As your query reveals that you have made an application under Right to Information Act seeking the information which is data of complaints and resolutions given to it for specific period of three months.
Elementary reason given to reject your RTI application is information demanded is of personal nature and it is not possible to give information as it is in electronic form.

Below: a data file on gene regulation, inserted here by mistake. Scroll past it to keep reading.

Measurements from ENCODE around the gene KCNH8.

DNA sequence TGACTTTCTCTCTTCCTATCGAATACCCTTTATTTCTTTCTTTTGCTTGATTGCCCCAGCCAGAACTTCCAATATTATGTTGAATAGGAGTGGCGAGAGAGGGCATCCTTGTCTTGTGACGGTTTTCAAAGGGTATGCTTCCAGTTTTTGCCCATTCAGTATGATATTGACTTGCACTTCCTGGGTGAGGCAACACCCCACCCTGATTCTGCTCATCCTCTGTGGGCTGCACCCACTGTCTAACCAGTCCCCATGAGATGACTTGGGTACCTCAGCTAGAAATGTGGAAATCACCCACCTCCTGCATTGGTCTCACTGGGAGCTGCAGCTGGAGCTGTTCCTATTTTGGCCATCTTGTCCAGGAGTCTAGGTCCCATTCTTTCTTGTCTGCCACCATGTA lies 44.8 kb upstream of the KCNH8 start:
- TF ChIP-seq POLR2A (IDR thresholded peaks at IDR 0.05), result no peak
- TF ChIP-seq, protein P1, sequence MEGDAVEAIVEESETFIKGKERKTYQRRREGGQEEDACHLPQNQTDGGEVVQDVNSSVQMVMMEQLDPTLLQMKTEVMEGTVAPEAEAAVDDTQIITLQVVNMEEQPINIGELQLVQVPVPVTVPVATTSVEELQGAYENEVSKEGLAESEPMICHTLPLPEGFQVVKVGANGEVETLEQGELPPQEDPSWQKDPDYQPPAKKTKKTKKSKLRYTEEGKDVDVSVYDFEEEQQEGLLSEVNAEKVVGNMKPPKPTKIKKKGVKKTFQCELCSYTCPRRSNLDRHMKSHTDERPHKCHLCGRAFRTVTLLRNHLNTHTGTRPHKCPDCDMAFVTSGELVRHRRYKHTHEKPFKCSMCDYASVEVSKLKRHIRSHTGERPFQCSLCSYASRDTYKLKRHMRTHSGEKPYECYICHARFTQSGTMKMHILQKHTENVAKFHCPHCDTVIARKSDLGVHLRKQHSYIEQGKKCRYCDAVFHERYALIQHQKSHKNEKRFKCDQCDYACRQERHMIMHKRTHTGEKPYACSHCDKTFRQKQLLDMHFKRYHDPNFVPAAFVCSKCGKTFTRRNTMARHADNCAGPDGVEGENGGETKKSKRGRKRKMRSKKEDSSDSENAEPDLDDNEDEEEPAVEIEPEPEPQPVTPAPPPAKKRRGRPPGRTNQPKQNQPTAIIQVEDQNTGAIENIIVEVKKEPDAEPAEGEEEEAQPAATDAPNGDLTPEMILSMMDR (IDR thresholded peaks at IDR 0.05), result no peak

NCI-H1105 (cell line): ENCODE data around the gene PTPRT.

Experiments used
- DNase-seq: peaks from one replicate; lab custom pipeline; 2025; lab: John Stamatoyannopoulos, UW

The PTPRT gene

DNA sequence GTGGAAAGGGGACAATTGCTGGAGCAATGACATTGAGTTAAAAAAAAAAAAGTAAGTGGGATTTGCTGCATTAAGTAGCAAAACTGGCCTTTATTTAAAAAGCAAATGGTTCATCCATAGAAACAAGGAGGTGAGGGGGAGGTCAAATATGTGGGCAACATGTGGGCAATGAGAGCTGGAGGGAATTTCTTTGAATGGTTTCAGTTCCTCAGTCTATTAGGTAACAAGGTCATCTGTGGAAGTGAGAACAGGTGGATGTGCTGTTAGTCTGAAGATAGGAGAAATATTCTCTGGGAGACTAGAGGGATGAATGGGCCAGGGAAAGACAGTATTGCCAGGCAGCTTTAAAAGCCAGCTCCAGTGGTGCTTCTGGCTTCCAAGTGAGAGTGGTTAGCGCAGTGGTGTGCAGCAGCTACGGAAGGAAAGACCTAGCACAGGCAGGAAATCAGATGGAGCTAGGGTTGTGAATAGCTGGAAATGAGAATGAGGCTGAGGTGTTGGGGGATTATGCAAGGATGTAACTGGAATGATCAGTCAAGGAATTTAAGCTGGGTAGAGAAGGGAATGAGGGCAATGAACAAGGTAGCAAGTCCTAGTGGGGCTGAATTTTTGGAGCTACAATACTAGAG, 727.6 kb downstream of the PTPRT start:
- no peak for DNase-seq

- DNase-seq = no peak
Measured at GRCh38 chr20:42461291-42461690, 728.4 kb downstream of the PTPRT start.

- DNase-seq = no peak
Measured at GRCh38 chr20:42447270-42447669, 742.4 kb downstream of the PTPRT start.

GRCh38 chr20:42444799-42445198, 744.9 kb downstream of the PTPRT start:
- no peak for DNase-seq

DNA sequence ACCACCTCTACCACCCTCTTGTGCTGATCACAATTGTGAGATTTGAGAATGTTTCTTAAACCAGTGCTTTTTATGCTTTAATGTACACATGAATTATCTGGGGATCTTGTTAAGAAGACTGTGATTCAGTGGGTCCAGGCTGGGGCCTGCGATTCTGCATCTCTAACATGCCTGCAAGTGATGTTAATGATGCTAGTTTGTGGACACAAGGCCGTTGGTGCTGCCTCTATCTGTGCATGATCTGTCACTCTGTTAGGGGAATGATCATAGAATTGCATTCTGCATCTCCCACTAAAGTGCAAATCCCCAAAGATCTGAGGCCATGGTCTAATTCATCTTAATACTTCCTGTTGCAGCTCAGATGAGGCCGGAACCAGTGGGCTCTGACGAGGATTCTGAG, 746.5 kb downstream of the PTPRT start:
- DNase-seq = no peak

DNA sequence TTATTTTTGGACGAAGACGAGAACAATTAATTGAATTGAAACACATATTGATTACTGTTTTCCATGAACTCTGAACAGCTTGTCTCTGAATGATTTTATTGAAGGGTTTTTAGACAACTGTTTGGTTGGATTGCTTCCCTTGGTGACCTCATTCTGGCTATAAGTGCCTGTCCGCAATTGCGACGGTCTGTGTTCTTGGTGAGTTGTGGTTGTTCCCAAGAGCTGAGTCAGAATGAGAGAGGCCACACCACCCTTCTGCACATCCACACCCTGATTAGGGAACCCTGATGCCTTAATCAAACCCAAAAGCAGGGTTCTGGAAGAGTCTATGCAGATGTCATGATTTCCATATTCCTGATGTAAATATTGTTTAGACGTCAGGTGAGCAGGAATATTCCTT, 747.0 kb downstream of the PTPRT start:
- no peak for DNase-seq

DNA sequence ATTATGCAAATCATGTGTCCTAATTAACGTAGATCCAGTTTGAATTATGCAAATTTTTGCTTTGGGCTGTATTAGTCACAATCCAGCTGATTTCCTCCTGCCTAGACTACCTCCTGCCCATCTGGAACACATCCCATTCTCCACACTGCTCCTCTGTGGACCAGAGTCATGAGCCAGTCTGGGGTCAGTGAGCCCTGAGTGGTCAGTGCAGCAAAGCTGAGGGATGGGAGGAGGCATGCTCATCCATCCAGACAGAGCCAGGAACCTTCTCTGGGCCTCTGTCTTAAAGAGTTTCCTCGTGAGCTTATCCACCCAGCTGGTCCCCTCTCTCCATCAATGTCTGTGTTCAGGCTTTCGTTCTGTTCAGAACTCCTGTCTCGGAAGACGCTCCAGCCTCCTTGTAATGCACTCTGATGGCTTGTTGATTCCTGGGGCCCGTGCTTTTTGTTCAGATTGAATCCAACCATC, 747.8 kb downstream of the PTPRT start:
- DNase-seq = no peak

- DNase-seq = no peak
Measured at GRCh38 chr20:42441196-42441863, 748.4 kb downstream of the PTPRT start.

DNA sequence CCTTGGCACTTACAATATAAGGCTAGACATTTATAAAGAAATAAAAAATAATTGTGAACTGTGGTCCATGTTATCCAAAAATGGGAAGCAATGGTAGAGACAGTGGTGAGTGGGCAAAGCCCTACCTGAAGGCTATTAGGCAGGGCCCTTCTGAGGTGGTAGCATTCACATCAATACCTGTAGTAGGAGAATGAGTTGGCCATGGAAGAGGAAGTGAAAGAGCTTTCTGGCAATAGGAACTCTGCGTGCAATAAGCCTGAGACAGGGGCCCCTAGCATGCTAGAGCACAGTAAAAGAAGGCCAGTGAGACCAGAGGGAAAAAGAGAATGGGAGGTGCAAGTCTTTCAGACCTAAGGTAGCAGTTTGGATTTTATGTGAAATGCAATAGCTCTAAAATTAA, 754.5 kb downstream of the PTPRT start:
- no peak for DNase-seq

Answer to your all queries - According to section 2 (n) of the RTI Act, 2005, 'third party' means a person other than the citizen making a request for information and includes a 'public authority'. This implies that the term 'third party' includes anyone other than the appellant or the respondent. In matters where an appellant is seeking information not regarding his or her own activities, or is asking for details of shared records that list details of several persons other than him or her, information cannot be provided until the ‘third party’ consents to disclosure and subsequently until the Central Public Information Office (CPIO), after considering the implications of such disclosure allows it. Section 11 (1) the Act provides the procedure to access third party information wherein the appellant needs to request for the third party’s consent after which the CPIO will produce a written request to the 'third party' and within a stipulated time period obtain their response. However, it is not the information bearer (third party) who holds the key to disclosure. The power, by the RTI Act, 2005, is vested in the public information officer who will then, either see a 'larger public interest', or otherwise allow disclosure based on the merits of the case. In several judgments, the committee upholds principles of natural justice to justify instance of public good but these cannot be upheld for all decisions. It is also interesting to see what comes under the purview of ‘public information’. It’s a misconception if you think that you hold the right to revealing your age, birth date, place you belong to, your marks, the rank that you hold, the salary you get, the returns you file or subsequently any of this information regarding your children. As upheld in Madhulika Rastogi vs Regional Passport Office, New Delhi, on 4 February 2009, M. Rajamannar vs PIO, AC Division, Indira Gandhi National Open University on 18 February 2009 and A.V.Subrahmanyam vs BSNL, Hyderabad on 16 February 2009 — the judgments illustrate that information submitted to public authorities at any point in time whether to get admitted to school, to get a license, to pass a public services examination or even file a divorce; all qualify for access to other people because they have been knowingly submitted to the public domain. A lot of sensitive information like passport details, telephone call records and medical records that can map intimate interactions of a person’s daily life can also be obtained if larger public interest is proven.